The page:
LD: I think from a talent standpoint they are a quarterfinal(-ish) type team. It’s interesting because when I talked to David Ross about this he had an interesting comment about the Cubs and how their 2016 season played out. He said, “On paper we’re as talented as any team in the league, but talent only gets you so far. We had a fighting spirit and belief in our group that we were going to be the team to break the curse.” They were being hounded every day about the fact that they weren’t going to do it, so when I think about this Mexico team they have to get in a room together and say maybe we’re not the best of friends. Maybe we don’t see everything eye to eye, but if we want to be a special team we’ve got to be something different. Because getting to the quarterfinals would immortalize this group. They’ve got to be willing to lay it all on the line to get there. It has nothing to do with their talent. They have plenty of that.
MR: We’ve all had a lot of time to dissect and mourn the USMNT failing to qualify for Russia. You can probably name one of a million reasons why that’s the case, but can you pinpoint an area that proved to be their downfall?
LD: I think what happened was that on the surface everything seemed fine and dandy. We got out of our group in 2014 and took Belgium to extra time. Everything seemed fine, but under the surface there were a lot of red flags. People, including myself, overlooked that. We didn’t see that there were real systemic issues going on. We paid the ultimate price of not going to the World Cup because of it, which has haunted all of us. The question as to what went wrong. There are a number of things, but I just think eventually not doing things the right way caught up with us.
MR: Do you believe not qualifying was a blessing and a curse for the U.S.? This, of course, is assuming that the program learns from its mistake and addresses the issues that set them back.
LD: No question. The only saving grace in a situation like this is if you learn from your mistakes and get better. Otherwise it’s only going to get worse. I think of the things that have happened in my life, some of the bad ones, which have fortunately not been many. If I was able to look back on it and better myself then I can say I’m glad that happened. Until I get to that place though, there’s really no benefit. That said, it doesn’t mean the USMNT needs to throw everything out. We absolutely needed to peel back the layers though, and address where we went wrong. I’m happy with the progress we’ve made so far.
MR: Just speaking about unity, and the relationship you’re aiming to help build between the U.S. and Mexico. The United Bid received the rights to host the 2026 World Cup, which will be the first time three nations have co-hosted a tournament of this magnitude. What’s the overall importance of hosting again, and even more so doing it with our neighbors to the north and south?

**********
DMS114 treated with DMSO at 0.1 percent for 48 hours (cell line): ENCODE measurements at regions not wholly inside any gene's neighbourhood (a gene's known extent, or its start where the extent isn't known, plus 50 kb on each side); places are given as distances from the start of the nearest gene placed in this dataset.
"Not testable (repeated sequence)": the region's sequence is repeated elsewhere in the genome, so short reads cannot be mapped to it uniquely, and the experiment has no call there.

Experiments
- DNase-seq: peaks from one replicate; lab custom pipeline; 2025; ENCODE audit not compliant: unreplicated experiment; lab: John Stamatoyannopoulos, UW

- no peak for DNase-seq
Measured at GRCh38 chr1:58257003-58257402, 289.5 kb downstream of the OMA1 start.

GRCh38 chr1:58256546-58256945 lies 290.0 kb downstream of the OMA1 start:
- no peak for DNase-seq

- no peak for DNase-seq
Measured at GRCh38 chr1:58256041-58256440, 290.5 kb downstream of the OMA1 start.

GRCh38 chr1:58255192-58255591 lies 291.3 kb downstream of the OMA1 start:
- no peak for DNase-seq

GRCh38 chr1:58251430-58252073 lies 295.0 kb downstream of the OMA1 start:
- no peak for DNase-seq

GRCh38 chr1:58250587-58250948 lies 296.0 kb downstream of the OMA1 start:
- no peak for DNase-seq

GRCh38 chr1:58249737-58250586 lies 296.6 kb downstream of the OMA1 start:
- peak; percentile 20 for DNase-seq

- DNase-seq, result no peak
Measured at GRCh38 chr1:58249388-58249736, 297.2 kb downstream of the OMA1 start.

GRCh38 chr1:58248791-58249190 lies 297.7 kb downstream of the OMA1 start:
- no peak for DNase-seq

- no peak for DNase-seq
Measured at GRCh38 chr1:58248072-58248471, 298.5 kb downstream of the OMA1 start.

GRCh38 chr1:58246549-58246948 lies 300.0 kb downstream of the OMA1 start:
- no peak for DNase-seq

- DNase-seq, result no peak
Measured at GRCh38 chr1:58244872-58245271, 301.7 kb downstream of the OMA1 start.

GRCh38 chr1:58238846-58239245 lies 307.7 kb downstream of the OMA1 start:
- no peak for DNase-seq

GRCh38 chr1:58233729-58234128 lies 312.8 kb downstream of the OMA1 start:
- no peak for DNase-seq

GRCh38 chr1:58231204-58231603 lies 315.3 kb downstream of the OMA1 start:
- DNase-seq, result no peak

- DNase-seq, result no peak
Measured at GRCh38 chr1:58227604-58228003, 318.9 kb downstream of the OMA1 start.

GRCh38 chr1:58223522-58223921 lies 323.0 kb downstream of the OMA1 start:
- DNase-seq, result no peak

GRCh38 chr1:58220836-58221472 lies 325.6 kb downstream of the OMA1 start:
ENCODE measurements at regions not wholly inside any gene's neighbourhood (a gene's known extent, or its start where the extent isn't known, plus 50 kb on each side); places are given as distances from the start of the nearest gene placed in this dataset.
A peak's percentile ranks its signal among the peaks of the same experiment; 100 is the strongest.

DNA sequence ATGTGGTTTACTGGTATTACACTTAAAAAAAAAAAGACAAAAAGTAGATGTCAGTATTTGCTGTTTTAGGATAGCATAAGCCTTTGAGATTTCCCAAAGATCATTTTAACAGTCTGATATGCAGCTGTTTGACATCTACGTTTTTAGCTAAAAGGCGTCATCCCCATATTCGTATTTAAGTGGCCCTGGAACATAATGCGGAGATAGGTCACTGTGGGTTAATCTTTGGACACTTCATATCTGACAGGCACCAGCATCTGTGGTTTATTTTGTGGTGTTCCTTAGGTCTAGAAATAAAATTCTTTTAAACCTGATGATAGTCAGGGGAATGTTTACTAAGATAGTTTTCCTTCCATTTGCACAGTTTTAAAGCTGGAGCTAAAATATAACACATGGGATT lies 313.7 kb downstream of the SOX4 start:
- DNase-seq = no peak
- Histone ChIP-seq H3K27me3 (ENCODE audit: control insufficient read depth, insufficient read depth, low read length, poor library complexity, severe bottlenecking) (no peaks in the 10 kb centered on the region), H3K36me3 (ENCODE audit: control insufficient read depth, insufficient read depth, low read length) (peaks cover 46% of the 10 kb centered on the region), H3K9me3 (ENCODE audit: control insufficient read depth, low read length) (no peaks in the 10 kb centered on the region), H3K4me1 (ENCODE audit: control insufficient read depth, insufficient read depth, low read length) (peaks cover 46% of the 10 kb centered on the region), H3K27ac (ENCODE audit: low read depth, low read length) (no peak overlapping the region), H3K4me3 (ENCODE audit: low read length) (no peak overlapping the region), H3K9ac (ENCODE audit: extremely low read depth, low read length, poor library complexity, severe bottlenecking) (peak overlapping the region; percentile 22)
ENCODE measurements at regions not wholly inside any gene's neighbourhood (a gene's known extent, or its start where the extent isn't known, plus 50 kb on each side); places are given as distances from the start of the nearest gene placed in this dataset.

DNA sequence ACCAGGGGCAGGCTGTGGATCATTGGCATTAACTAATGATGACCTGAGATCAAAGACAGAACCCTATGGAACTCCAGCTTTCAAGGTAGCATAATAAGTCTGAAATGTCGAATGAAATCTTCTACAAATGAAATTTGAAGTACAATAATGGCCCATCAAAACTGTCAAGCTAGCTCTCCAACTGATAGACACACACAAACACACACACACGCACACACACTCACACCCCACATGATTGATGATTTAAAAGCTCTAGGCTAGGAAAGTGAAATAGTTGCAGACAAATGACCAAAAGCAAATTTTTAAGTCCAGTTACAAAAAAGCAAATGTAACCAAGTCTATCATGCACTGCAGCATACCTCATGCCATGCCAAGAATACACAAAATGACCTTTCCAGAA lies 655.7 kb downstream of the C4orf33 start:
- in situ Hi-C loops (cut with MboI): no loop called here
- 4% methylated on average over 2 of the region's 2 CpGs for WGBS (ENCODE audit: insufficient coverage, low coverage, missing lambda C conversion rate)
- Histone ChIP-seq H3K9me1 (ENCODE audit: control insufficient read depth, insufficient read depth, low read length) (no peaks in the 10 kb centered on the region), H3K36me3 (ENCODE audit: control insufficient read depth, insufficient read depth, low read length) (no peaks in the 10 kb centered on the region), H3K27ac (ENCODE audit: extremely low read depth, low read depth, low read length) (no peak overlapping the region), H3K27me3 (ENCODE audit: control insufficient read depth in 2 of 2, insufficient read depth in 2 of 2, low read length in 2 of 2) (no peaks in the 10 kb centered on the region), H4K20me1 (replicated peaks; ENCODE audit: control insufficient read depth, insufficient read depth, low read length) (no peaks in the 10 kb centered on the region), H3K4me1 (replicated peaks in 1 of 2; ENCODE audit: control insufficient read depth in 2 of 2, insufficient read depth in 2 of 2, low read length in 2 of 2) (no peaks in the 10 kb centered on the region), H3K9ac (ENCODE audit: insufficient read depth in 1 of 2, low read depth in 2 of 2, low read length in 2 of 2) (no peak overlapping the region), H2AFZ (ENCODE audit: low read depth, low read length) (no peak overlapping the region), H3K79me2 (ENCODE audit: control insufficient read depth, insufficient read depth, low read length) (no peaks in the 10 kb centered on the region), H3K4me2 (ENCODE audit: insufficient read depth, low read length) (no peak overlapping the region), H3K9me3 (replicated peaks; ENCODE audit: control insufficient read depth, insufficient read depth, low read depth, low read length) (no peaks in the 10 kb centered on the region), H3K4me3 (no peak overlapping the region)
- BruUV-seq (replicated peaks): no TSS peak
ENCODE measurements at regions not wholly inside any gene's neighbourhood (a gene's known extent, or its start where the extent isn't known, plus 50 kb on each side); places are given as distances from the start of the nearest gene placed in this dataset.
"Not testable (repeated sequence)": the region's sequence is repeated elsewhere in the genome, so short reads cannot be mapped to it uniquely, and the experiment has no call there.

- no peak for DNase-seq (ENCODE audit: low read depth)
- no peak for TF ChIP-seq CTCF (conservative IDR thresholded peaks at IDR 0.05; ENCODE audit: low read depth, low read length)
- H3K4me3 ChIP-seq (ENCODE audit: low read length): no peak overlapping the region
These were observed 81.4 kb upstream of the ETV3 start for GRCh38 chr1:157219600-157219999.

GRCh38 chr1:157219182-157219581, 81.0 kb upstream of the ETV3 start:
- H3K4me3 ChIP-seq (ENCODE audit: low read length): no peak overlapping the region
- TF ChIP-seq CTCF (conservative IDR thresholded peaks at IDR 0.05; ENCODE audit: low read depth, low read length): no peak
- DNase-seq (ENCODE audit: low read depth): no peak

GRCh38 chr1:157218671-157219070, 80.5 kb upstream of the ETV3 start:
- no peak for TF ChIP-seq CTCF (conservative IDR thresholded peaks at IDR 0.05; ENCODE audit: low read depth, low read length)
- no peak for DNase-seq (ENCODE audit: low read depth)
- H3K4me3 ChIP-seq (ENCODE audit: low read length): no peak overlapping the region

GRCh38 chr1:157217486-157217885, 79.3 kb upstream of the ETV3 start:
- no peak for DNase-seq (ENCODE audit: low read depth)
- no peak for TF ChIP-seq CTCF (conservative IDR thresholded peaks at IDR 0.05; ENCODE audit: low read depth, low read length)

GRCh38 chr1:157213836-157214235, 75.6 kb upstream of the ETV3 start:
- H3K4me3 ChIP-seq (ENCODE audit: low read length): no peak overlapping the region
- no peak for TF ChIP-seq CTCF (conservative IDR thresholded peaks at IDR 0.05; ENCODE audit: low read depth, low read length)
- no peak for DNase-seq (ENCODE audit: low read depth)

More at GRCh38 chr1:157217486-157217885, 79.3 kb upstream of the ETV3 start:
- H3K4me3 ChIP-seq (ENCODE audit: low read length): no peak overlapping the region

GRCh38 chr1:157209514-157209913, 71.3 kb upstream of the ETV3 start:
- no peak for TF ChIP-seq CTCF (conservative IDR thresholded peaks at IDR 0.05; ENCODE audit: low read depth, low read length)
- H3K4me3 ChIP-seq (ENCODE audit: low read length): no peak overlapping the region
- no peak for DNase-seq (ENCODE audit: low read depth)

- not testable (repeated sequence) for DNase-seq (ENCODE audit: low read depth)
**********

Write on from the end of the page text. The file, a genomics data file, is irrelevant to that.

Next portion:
LD: Let’s just put aside the soccer aspect for a second. From a political and global perspective this shows the rest of the world that we have three massive countries coming together to do something really great. Especially amidst our political climate and some of our leaders and their feelings towards our southern neighbors, I just think it’s a massive message of positivity and unity when we desperately need it. I’m really proud of the efforts that everyone involved put in to achieve this and I think it’s big for society as a whole.
MR: June 23, 2010. Does that date ring a bell? In all seriousness though, how often do you still think about the Algeria game and that last-minute goal?
LD: It honestly does because like you said it’s what people remember. It’s the strongest emotional moment on the biggest stage. It’s one thing if intellectually something like that happens. You don’t always relate to it. But when something emotional like that happens to you I think it sticks with you forever. It’s just this profound moment in a lot of fans’ soccer lives. For many, it’s when they became soccer fans or really connected with soccer for the first time. It’s just a moment etched in everyone’s memory, and I love talking to people about it because it’s so much bigger than just what I did.
MR: I’d be remiss if I didn’t get your final thoughts on the World Cup. Who wins it all and why?
LD: I think in the end Germany is the logical choice. I do think from a talent standpoint France and Belgium are super talented if they can find a way to become a team. And then oddly every World Cup in my lifetime has had people talking about Brazil. I really don’t hear many people talking about them, which I think is crazy. In some weird way, maybe that will be good for them to fly under the radar a little. There’s no drama. They can just go about their business.